Histories of the in-between
On a recent trip to visit my family in Kerala, I took some time out to drop in at the Crossword bookstore in Thrissur’s Sobha City Mall. I went there in search of books in the Malayalam language. I can read it fairly fluently, if slowly, and have increasingly made it a point to read a book or two in my mother tongue each year.
I don’t do this solely out of a parochial linguistic pride, though there is some of that of course. But there are other more important reasons. First, there are so many great books in the Malayalam language to choose from. Each year, several dozen fiction and non-fiction books are published and lapped up by an eager audience (a bureaucrat working at the Sahitya Akademi recently told me that a single best-seller in Malayalam can often outstrip sales of all Hindi books in entire Hindi-speaking states). Second, translations of several great Malayalam books are hard to come by or are of questionable quality. So why not read them in the original?
And third, there is something about reading in one’s mother tongue that touches one’s heart and soul and mind in places that English can never hope to reach. English is my language of knowledge but Malayalam, perhaps, is my language of wisdom.
I ended up purchasing several books, including a collection of essays by M.G.S. Narayanan, a travelogue by the great S.K. Pottekkatt and, most exciting of all, a history of Kerala by A. Sreedhara Menon. All in Malayalam of course (though I later came to know, to my great chagrin, that Menon wrote his book in English before translating it into Malayalam).
For the next few days, I took Menon’s book with me everywhere I went, reading a page or two whenever I got the time. Which I rarely did. Because I was constantly interrupted by people eager to know about the book. Wait staff in restaurants, relatives at weddings, co-passengers in buses, all wanted to know about the book, where I had got it, how much it cost and whether it was any good. More than one person immediately ordered a copy online.
Which made me realize how little space there is for us, and I refer to all Indians, to read, think and talk about the histories of the in-between. By which I mean the histories that exist between the grand narratives of nation and civilization, and the much more narrow but no less grand narratives of our families and households.
In-between, there are countless histories. Each state in India, for example, can boast of fascinating histories featuring singular characters, crises, challenges and transformations. Even states that sit right next to each other, while continuously influencing each other’s society, economics and politics, can have historical narratives that diverge widely. And knowing these histories will often tell us much more about not just why Maharashtra is the way it is, or Bihar is the way it is, but also why India is the way it is.
These in-betweens can get even more specific. It might be tempting to think of Kerala and Bengal as being “Communist” states, but in fact the histories of the Communist movements in both states are quite different. They panned out differently, in response to entirely different political environments and, consequently, were experienced in very different ways by the people who lived in both states. But to sense that difference, and to not get carried away by lazy definitions of “Communists”, we must look in-between the very big and the very small histories—the two types we are traditionally trained to think and talk in terms of.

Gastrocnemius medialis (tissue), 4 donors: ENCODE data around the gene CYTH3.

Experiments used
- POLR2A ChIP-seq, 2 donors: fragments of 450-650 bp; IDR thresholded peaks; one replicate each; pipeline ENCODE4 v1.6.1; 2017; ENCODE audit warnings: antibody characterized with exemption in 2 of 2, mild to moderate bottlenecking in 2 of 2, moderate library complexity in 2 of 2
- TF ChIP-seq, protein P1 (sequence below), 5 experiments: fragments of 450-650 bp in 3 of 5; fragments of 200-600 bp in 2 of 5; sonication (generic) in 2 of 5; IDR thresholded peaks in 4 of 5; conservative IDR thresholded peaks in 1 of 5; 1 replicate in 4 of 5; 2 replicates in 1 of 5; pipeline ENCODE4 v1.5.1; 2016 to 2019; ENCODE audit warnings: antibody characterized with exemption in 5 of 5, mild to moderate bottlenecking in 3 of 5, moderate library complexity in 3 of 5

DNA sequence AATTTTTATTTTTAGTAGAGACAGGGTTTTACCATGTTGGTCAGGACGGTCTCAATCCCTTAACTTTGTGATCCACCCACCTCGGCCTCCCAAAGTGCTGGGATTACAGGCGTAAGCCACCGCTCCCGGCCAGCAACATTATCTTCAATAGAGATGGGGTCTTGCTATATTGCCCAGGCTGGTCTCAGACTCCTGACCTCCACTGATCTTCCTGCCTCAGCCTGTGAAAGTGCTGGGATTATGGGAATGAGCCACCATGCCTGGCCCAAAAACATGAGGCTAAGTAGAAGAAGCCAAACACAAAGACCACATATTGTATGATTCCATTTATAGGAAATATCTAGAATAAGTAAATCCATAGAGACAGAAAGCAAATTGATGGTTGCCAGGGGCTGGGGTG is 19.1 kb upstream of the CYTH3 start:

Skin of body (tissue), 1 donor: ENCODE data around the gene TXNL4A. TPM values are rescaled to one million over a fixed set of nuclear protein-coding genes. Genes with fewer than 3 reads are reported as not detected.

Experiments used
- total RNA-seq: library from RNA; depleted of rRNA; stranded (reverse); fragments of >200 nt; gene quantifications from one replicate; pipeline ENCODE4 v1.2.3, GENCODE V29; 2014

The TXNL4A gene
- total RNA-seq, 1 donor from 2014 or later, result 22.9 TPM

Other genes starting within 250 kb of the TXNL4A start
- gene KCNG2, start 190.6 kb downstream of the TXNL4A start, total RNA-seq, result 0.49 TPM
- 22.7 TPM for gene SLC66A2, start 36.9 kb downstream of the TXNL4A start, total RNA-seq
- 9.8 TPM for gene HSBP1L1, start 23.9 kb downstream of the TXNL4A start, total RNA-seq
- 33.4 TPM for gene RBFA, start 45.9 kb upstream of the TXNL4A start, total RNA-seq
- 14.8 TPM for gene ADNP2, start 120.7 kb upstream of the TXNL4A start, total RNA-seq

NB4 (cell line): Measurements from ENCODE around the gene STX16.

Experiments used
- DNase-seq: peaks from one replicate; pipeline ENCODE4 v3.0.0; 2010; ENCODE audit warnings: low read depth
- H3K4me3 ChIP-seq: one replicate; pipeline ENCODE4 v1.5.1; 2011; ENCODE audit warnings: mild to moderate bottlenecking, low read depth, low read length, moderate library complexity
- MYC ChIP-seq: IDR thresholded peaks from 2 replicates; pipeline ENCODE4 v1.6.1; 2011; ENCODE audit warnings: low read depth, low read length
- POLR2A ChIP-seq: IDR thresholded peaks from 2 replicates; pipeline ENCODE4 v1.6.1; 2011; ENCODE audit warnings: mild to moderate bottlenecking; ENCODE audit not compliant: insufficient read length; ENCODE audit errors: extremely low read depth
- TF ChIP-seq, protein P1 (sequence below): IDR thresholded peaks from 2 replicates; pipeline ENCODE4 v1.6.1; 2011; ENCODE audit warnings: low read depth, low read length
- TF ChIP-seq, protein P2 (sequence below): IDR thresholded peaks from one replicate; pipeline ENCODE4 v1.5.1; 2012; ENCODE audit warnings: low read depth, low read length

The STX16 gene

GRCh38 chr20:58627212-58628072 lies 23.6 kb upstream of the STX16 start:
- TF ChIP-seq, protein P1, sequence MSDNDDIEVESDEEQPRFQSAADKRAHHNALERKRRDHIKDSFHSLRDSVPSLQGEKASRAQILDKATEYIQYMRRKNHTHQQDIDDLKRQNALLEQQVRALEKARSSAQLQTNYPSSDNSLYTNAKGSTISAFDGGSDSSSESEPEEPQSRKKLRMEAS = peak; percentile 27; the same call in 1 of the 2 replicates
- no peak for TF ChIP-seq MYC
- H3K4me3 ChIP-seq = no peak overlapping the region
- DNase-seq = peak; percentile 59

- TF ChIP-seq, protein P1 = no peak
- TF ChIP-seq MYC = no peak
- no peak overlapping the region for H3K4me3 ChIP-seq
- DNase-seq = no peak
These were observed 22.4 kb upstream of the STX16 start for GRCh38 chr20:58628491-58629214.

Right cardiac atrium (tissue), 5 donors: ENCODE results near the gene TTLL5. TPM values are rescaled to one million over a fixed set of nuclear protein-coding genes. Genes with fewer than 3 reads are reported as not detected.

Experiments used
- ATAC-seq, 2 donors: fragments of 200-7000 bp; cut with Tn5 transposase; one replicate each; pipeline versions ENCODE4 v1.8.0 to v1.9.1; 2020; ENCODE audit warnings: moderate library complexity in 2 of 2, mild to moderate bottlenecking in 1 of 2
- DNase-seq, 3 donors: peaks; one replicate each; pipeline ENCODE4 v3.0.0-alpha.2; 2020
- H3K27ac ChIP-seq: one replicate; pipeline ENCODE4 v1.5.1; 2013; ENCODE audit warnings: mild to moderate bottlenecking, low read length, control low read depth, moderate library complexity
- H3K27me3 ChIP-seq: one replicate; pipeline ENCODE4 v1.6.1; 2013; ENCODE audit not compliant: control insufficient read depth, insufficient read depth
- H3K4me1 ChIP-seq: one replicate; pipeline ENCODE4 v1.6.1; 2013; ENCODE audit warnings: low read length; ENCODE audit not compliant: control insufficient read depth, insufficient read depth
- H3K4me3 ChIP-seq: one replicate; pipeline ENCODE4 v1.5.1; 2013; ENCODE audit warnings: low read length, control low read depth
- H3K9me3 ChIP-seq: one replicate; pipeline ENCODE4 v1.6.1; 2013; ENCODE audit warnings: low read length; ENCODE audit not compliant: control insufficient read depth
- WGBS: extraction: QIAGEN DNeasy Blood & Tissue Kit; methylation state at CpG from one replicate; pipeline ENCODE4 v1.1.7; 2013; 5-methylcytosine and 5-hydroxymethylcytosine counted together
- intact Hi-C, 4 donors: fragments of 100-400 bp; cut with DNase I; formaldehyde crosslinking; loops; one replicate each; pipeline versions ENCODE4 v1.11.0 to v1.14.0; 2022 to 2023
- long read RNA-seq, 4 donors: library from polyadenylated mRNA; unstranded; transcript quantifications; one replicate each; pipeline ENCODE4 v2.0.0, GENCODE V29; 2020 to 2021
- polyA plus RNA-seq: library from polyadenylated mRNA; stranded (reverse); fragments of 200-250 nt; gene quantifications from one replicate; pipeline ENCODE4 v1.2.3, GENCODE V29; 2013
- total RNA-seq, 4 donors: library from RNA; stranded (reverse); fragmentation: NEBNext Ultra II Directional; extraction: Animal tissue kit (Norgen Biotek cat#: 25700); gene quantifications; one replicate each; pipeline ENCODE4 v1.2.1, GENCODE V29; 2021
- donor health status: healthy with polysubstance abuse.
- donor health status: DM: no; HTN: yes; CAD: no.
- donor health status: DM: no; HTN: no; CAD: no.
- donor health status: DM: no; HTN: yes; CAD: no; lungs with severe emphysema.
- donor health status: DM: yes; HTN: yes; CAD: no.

In some sense, Indians are burdened with so much history that they have no option but to find the lowest common denominator in order to engage with each other—Jawaharlal Nehru, Subhash Chandra Bose, Vallabhbhai Patel, M.K. Gandhi, colonialism, freedom, Pakistan, etc. But this, inevitably, makes for a public sense of history that is suffocatingly narrow. If all we commonly know of is Patel and Nehru, then all we are going to talk about is Patel and Nehru. Not Pattom Thanu Pillai, or Potti Sreeramulu, or S.K. Sinha.
The crippling nature of this narrowness becomes most clear when one of the “peripheral” states in Delhi terms—say, Tamil Nadu or Arunachal Pradesh—finds itself unlucky enough to be the subject of primetime English language news television. Surely my Tamil and Arunachali friends have had to sit with their mouths open as “pundits” wax eloquent on local matters with Olympian ignorance of their state’s past or future.
There are, admittedly, many in-betweens in India. And it is impossible for any one person to be cognizant of more than a few of them. But the first step to a fuller understanding of why we are the way we are is to acknowledge that these in-between histories exist. That there are people in our country who are the inheritors of histories and historical experiences that vary widely from our own. And that they are entirely legitimate regardless. And then we must engage with these histories. They are always fascinating. Did you know that teak wood from forests in Kerala was sourced to build some of the ships Nelson used to defeat Napoleon’s navies at Trafalgar? I didn’t.
So sure, we could all use another sparkling biography of Nehru or penetrating criticism of Gandhi or re-estimation of Aurangzeb. But we could also all do with a few histories of our states, a few profiles of local leaders, a dashing new telling of how Goa was annexed by the Indian republic, and a new translation of the Varthamanappusthakam (google it).
Otherwise, all we will end up knowing is lots and lots about Nehru and Patel, and next to nothing about each other.
Déjà View is a fortnightly conversation on history. Read Sidin Vadukut’s Mint columns at www.livemint.com/dejaview
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